Is an HSP always an Empath? Is an Empath always an HSP? Or are they two different things? I am trying to come to grips with this new revelation about myself, so if you have any insights, please share away!
#amwriting: I will continue to plod away on the gun essay, just don’t hold your breath haha.
Today begins the Jewish holiday of Rosh Hashanah, the beginning of the new year. I’m wishing you a good (and sweet) year, whether you celebrate or not.
If you were reading my blog three years ago, you might remember that spring and summer were the seasons of the hummingbird mother and babies, my father’s illness and death, and the passing of my oldest cat Mac.* These events swirled together, as life’s events often do, and I ended up writing a lyrical essay called “Ordering in Four Movements.”
That fall the essay was published in Phoebe (45.1), a beautiful print journal. If I ever put together a collection of prose pieces, maybe this one will find a “book” home. In the meantime, though, I wanted to share it with more readers via an online journal, so I submitted it as a reprint to Ginosko Literary Journal where it was subsequently accepted. This weekend the journal went live. I hope you will enjoy this piece. It means a great deal to me since it covers emotional issues that preoccupied my mind at the time.
Ginosko Literary Journal — “thumb through” to page 33
* The links in the first paragraph are to the original posts I wrote about these events. The one about Mac tells his life story ;).
I’m still working on my gun essay, but I was challenged to try it from a different angle, which has taken me down a muddy and tangled garden path. Oh boy.
May you have a sweet week ahead. And a happy birthday to poet Mary Oliver!
Happy Labor Day. I hope your labors are light today, whether you celebrate or not.
When I left Alaska, I was eager to get home and see my cats and return to my routine. My initial thoughts were that I was so happy to have had the opportunity for this Alaskan experience and that I didn’t see the need for a return visit. The sites were beautiful and so different from what I knew, but it is quite remote in SE Alaska, and I like my city pleasures.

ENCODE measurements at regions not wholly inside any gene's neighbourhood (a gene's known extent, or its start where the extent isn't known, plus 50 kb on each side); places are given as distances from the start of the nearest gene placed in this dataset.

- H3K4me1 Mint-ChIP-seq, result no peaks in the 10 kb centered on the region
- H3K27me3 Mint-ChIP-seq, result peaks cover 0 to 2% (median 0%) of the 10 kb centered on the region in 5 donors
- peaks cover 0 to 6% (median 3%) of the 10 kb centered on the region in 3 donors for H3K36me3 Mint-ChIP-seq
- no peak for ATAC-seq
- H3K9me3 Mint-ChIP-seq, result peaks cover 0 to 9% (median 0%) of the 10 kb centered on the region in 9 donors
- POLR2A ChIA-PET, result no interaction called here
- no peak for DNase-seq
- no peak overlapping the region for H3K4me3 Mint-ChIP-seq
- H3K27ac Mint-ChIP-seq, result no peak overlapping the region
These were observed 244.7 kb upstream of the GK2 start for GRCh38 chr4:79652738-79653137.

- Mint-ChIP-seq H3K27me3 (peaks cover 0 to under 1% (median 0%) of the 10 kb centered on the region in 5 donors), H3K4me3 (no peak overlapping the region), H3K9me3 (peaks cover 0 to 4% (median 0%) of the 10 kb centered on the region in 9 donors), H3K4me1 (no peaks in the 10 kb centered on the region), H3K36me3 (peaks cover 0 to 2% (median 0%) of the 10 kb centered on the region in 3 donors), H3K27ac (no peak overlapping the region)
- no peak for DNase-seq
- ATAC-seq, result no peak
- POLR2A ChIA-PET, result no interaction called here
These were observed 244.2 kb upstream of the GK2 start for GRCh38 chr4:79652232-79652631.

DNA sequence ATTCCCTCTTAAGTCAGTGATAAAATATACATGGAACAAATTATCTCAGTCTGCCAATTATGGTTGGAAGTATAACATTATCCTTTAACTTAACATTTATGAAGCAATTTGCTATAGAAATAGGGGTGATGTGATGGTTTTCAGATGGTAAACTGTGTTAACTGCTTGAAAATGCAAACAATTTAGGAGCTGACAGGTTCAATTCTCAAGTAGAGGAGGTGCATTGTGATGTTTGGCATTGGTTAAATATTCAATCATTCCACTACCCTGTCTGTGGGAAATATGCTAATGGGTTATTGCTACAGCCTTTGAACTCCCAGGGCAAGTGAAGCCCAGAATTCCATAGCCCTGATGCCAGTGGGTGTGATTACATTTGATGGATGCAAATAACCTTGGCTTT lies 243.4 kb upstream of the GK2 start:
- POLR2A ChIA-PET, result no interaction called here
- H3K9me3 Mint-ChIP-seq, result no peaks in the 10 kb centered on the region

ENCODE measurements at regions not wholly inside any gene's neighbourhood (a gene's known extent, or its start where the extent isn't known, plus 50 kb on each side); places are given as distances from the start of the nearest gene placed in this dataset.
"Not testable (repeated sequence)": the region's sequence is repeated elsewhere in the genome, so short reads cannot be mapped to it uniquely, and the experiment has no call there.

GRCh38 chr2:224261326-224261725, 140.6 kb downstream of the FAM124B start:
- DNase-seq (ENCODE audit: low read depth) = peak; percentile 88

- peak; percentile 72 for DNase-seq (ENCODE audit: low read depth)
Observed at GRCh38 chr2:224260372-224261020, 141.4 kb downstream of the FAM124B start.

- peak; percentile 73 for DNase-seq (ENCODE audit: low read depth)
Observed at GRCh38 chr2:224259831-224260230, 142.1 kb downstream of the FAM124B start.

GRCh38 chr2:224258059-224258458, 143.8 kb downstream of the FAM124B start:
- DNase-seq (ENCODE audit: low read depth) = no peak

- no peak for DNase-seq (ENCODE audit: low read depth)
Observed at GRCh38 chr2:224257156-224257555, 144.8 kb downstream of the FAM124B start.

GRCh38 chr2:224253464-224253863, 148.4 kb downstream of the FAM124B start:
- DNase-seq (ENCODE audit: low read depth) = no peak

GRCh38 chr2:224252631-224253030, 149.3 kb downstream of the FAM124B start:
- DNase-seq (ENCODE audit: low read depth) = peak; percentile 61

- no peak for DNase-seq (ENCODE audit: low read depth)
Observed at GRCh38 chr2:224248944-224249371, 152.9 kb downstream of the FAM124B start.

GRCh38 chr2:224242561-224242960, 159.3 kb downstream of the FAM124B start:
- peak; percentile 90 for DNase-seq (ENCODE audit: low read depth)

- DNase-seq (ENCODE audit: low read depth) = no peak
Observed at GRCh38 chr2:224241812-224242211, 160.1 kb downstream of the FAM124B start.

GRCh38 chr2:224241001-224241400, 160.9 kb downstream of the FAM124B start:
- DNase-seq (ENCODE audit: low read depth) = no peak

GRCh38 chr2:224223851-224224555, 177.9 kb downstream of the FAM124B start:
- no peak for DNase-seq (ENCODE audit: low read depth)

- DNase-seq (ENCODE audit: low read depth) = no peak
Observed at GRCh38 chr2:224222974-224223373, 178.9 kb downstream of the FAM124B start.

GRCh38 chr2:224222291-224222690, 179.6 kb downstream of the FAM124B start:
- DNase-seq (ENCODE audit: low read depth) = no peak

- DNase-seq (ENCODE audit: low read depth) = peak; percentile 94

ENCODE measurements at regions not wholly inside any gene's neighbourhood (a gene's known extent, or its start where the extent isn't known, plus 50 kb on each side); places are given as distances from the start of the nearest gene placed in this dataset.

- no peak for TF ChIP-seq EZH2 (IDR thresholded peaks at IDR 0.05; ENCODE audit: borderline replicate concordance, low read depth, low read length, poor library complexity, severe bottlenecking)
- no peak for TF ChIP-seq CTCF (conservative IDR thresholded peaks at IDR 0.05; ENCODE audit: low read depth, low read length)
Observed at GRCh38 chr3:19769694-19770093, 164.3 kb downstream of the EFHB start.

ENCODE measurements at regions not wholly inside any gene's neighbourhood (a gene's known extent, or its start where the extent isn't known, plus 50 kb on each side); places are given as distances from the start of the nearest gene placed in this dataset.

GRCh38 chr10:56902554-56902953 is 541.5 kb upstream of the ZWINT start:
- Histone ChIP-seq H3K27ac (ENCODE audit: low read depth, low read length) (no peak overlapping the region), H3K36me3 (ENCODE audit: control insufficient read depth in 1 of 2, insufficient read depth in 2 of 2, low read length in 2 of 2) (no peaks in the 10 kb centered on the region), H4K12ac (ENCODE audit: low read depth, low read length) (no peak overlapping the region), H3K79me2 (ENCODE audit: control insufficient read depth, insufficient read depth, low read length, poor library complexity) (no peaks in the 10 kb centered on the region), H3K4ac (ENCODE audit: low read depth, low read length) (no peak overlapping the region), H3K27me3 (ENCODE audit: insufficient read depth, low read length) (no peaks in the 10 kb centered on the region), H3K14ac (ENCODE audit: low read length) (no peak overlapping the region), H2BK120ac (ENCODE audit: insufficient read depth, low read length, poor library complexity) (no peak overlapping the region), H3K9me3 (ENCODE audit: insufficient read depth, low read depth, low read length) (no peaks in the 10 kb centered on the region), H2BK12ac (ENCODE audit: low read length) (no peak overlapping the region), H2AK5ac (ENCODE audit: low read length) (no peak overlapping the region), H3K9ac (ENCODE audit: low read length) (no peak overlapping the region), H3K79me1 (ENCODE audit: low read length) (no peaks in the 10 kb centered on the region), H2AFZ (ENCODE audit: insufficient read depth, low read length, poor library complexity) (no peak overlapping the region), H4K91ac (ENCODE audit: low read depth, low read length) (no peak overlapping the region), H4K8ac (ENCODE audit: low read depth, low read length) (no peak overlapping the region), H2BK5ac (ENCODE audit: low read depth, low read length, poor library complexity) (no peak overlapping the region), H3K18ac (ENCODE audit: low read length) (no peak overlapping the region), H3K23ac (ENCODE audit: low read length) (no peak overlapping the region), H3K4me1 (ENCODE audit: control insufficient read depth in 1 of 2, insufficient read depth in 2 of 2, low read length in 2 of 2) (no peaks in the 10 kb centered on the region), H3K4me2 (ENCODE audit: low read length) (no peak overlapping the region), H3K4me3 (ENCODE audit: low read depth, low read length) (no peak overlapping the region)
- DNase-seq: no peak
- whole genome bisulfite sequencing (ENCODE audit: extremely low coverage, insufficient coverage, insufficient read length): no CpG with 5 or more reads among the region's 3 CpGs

But this week I’ve found myself longing for Alaska. I miss the glaciers, the mountains, the wildlife, and the sparse human population.
The gardener doesn’t understand at all. He still feels that it was a wonderful trip, but he’s “done.” He loves warm weather and sun, and while I do like warm, sunny days, I don’t need it the way he does.
I love the way the mist lingers between the mountains. And how a low hanging cloud can transform a hill into a strange shape, even an animal.
Look through the mountains below to see yet more variety of landscape.
The next photo interested me because the waterfall is not centered. That way it’s possible to see more variety of topography.
Look at the next. Why is the umbrella over the flowers? It can’t be because someone positioned their umbrella there when they went inside. The flower pot is far from the door of the bookstore in Petersburg.
A phenomenon that I noticed in Juneau was that many people decorate their mailboxes. Unfortunately, with a big rear view mirror sticking out in my passenger side view, I couldn’t take a pic of too many of them.
Maybe I’ll have stopped blabbing about Alaska by next week . . . .
One thing before I go: I finished Ellen Morris Prewitt’s fabulous new novel Tracking Happiness. I posted a review at Amazon and Goodreads. Here is my Goodreads review, although I stupidly posted it under the Kindle edition, and I read the paperback. It begins this way:
People sometimes ask me for fiction recommendations, and when they ask for a funny book, I remember that my list is very short. Sometimes they ask me for a feel good book, and that list is also pretty short. But since I just finished Ellen Morris Prewitt’s new novel Tracking Happiness: A Southern Chicken Adventure, I am putting it at the top of both lists.
The review is found here. It’s such a feel-good book you will thank me for recommending it :).
Make this week a good one!
Last week I wasn’t feeling too hot, so I published some photos from my Alaska visit in Light and Color in Alaska. If you take an Alaskan cruise or visit southeast Alaska, here are my suggestions in bullet points.
- Bring a good camera that will work almost telescopically. That is the only way to capture the eagles in the trees and the seals floating on the icebergs. Really be comfortable with it.
- Bring a backup camera of some kind that will actually work (and that doesn’t have a defective SD card). (Sniff)
- Get a waterproof pouch or dry bag for kayaking and rafting so you can bring your camera or iPhone.